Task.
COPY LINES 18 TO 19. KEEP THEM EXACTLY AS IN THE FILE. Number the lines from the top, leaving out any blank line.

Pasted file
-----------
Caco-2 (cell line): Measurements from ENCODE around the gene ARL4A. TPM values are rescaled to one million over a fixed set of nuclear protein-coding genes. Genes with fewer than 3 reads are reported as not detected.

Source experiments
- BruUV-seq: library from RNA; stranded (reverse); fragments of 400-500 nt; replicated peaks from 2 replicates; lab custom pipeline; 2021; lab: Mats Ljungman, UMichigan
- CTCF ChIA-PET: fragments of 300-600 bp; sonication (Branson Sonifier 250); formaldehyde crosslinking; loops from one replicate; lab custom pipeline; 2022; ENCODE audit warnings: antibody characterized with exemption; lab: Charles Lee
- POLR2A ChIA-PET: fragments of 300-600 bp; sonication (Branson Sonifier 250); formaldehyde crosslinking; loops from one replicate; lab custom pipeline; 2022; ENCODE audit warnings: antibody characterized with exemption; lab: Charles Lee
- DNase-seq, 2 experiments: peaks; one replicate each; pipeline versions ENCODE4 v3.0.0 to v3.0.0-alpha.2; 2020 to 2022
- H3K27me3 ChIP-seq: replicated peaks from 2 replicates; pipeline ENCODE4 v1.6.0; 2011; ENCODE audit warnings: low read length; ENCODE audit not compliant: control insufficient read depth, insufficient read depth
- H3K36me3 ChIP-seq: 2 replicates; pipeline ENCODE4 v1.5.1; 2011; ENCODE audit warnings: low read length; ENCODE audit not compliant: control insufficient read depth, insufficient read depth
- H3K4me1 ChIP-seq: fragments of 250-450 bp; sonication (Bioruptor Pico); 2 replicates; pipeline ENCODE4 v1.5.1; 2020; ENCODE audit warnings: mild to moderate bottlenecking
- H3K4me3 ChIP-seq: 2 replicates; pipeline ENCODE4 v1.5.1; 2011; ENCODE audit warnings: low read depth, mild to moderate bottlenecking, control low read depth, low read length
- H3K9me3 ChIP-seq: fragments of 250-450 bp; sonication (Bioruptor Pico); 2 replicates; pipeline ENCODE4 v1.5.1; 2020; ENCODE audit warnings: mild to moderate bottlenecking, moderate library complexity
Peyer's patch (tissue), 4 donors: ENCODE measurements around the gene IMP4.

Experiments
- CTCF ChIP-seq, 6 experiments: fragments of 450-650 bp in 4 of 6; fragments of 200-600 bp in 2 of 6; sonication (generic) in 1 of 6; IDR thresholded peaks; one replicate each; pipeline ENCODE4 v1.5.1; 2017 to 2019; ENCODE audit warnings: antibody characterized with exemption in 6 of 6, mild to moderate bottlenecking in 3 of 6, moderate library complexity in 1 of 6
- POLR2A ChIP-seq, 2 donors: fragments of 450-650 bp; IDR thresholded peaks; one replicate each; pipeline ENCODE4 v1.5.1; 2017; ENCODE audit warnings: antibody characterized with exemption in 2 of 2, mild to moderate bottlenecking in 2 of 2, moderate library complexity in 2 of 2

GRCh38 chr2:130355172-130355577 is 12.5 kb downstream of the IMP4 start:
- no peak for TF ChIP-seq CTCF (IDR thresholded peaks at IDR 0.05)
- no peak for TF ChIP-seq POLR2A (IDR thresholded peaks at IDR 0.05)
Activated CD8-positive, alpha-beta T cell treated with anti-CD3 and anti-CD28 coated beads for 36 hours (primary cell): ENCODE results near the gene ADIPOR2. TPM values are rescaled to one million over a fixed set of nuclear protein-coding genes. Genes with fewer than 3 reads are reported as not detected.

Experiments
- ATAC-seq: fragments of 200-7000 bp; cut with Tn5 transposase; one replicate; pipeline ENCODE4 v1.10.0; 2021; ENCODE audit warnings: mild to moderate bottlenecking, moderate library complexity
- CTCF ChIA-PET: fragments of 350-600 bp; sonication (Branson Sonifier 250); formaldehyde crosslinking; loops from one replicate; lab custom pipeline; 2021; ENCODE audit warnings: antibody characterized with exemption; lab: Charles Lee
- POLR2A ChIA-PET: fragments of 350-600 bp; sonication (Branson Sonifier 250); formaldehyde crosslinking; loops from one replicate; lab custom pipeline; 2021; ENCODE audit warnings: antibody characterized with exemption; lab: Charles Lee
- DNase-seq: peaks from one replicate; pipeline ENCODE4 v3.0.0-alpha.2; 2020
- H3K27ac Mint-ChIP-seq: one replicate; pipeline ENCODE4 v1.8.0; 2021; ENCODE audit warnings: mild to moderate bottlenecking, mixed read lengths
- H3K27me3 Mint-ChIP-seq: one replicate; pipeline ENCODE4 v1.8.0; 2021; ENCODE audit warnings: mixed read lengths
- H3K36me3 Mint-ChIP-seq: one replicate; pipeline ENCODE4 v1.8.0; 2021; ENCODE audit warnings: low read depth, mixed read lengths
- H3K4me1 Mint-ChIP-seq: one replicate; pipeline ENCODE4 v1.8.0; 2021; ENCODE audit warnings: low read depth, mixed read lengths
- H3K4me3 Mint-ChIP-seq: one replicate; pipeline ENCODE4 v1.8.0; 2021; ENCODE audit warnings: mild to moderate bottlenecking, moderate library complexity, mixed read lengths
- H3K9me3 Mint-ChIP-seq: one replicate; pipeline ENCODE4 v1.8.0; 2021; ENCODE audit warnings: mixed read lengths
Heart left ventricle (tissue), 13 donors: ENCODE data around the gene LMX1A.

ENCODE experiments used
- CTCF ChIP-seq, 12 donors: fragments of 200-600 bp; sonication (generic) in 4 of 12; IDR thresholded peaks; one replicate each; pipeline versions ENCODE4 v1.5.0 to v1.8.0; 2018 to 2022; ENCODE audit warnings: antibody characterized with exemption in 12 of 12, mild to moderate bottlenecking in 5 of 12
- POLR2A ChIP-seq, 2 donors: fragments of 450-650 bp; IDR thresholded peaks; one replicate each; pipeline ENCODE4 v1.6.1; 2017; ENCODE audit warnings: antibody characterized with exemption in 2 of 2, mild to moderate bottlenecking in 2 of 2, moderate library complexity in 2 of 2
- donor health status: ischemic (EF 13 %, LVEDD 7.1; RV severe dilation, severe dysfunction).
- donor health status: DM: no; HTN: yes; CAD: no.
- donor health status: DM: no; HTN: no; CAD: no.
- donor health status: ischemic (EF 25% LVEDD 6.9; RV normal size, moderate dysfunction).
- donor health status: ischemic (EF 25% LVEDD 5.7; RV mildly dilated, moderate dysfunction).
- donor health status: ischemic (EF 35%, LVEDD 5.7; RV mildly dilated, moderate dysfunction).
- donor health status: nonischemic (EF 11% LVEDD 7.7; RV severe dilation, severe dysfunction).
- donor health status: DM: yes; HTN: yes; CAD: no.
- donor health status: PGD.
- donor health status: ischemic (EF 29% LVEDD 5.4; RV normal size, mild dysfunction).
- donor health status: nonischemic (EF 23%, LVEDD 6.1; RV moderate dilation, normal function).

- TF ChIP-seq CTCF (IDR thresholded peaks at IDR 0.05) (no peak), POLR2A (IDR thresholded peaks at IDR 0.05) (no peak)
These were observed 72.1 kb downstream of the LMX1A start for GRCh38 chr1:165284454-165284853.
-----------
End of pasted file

- no peak for TF ChIP-seq POLR2A (IDR thresholded peaks at IDR 0.05)
Activated CD8-positive, alpha-beta T cell treated with anti-CD3 and anti-CD28 coated beads for 36 hours (primary cell): ENCODE results near the gene ADIPOR2. TPM values are rescaled to one million over a fixed set of nuclear protein-coding genes. Genes with fewer than 3 reads are reported as not detected.